Text encoding Babel. Was Re: George Keremedjiev

Paul Koning paulkoning at comcast.net
Wed Nov 28 08:27:42 CST 2018

> On Nov 27, 2018, at 9:23 PM, Fred Cisin via cctalk <cctalk at classiccmp.org> wrote:
>>> I have long wondered if there are computer languages that aren't rooted
>>> in English / ASCII.  I feel like it's rather pompous to assume that all
>>> programming languages are rooted in English / ASCII.  I would hope that
>>> there are programming languages that are more specific to the region of
>>> the world they were developed in.  As such, I would expect that they
>>> would be stored in something other than ASCII.
> On Tue, 27 Nov 2018, William Donzelli via cctalk wrote:
>> APL.
> APL requires adding additional characters.  That was a major obstacle to acceptance, both in terms of keyboard and type ball (my use preceded CRT), but also asking the user/programmer to learn new characters.  I loved APL!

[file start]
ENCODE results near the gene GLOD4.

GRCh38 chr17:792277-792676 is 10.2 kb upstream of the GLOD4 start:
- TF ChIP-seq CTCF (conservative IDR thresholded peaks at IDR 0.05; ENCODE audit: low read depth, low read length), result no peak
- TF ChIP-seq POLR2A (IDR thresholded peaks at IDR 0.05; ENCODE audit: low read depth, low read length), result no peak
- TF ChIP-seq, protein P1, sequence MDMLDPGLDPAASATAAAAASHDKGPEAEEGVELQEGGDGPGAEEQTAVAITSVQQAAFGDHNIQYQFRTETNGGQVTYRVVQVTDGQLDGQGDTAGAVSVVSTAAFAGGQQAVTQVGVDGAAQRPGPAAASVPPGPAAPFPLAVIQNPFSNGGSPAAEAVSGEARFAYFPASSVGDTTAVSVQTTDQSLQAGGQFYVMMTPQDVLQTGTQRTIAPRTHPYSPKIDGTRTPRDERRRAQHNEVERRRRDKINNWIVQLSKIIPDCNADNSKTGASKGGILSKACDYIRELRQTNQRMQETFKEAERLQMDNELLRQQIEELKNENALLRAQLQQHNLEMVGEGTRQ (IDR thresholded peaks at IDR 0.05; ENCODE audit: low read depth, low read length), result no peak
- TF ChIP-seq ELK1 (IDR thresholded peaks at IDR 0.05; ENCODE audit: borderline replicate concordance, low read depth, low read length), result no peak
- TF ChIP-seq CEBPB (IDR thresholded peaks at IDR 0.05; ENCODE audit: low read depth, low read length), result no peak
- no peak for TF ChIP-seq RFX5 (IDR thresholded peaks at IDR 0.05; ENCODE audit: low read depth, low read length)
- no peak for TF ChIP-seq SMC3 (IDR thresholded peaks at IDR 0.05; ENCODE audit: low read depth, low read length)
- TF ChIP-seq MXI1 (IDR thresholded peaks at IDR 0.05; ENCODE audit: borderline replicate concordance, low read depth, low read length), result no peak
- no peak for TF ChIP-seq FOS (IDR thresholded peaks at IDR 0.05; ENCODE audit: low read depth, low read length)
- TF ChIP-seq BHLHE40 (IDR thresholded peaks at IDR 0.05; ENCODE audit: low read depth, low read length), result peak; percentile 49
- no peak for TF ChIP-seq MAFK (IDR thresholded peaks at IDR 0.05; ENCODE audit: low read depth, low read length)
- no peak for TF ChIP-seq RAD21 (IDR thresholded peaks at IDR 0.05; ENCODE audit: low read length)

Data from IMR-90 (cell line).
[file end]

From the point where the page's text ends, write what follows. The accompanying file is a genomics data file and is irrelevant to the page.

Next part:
I learned it about 15 years ago (OpenAPL, running on a Solaris workstation with a modified Xterm that handled the APL characters).  Nice.  It made a handy tool for some cryptanalysis programs I needed to write.

I wonder if current APL implementations use the Unicode characters for APL, that would make things easy.

> I love the use of an arrow for assignment.  ...

One of the strangest programming languages I've used is POP-2, which we used in an AI course (Expert Systems) at the University of Illinois, in 1976.  Taught by a visiting prof from the University of Edinborough, I think Donald Mickie but I may have the name confused.

Like APL, POP-2 had the same associativity for all operators.  Unlike APL, the designers decided that the majority should win so assignment would be left-associative like everything else -- rather than APL's rule that all the other operators are right-associative like assignment.  So you'd end up with statements like:

	n + 1 -> n

More at https://en.wikipedia.org/wiki/POP-2


More information about the cctalk mailing list